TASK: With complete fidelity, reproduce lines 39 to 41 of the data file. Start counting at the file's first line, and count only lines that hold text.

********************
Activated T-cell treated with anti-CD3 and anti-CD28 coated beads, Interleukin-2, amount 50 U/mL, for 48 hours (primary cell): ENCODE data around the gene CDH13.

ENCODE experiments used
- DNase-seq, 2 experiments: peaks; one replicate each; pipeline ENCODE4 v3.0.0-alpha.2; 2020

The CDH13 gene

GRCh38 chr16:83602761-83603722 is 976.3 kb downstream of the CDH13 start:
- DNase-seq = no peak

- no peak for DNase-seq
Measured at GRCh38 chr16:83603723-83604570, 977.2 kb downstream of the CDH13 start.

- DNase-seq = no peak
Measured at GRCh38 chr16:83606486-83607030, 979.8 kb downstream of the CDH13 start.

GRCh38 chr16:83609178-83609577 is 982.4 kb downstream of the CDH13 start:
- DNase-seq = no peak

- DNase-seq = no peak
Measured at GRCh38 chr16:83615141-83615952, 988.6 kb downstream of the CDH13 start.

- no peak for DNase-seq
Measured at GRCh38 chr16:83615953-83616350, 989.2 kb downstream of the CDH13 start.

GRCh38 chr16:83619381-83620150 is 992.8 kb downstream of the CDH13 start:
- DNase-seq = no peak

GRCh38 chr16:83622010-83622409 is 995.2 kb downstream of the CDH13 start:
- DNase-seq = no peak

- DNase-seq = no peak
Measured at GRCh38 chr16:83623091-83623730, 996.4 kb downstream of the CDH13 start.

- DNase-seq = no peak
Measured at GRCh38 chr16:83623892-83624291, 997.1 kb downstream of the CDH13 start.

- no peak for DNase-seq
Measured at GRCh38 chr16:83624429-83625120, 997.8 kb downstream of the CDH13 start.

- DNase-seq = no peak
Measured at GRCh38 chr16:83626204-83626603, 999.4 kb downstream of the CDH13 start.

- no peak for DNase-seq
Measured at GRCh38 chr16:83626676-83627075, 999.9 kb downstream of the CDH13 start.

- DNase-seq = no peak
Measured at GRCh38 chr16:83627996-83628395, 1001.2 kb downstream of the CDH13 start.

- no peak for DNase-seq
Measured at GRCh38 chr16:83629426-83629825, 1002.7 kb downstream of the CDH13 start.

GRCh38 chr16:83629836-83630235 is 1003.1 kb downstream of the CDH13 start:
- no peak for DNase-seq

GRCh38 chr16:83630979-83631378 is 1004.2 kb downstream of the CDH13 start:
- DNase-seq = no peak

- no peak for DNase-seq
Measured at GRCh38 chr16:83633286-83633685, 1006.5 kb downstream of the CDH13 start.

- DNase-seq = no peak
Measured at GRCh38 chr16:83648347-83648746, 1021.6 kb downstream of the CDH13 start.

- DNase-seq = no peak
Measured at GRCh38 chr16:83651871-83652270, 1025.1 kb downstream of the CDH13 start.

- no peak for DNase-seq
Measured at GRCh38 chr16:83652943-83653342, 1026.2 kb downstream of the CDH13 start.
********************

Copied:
- no peak for DNase-seq
Measured at GRCh38 chr16:83633286-83633685, 1006.5 kb downstream of the CDH13 start.

- DNase-seq = no peak